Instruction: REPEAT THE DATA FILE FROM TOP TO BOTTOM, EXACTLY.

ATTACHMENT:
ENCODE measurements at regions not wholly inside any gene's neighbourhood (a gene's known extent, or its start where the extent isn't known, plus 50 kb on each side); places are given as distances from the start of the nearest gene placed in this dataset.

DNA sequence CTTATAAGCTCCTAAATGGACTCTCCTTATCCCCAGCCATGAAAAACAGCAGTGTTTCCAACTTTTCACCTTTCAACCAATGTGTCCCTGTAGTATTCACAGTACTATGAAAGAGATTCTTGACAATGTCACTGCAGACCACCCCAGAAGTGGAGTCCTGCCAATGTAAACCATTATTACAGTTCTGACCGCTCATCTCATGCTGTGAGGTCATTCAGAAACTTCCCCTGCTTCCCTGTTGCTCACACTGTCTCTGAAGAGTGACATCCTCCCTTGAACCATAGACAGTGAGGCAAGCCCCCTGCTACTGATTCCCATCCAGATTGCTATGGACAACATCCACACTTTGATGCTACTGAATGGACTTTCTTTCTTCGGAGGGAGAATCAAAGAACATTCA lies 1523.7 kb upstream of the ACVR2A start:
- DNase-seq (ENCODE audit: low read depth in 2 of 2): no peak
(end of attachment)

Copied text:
ENCODE measurements at regions not wholly inside any gene's neighbourhood (a gene's known extent, or its start where the extent isn't known, plus 50 kb on each side); places are given as distances from the start of the nearest gene placed in this dataset.

DNA sequence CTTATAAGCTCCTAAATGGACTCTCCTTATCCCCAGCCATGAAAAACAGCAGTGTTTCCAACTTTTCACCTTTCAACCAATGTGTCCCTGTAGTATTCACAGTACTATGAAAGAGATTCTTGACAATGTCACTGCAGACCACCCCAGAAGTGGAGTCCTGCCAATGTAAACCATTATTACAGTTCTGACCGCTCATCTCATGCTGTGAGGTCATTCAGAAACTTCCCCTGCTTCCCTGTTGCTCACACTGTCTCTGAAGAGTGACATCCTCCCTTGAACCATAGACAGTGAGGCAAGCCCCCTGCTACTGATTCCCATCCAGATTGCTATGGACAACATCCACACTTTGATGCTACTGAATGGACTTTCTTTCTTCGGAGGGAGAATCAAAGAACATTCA lies 1523.7 kb upstream of the ACVR2A start:
- DNase-seq (ENCODE audit: low read depth in 2 of 2): no peak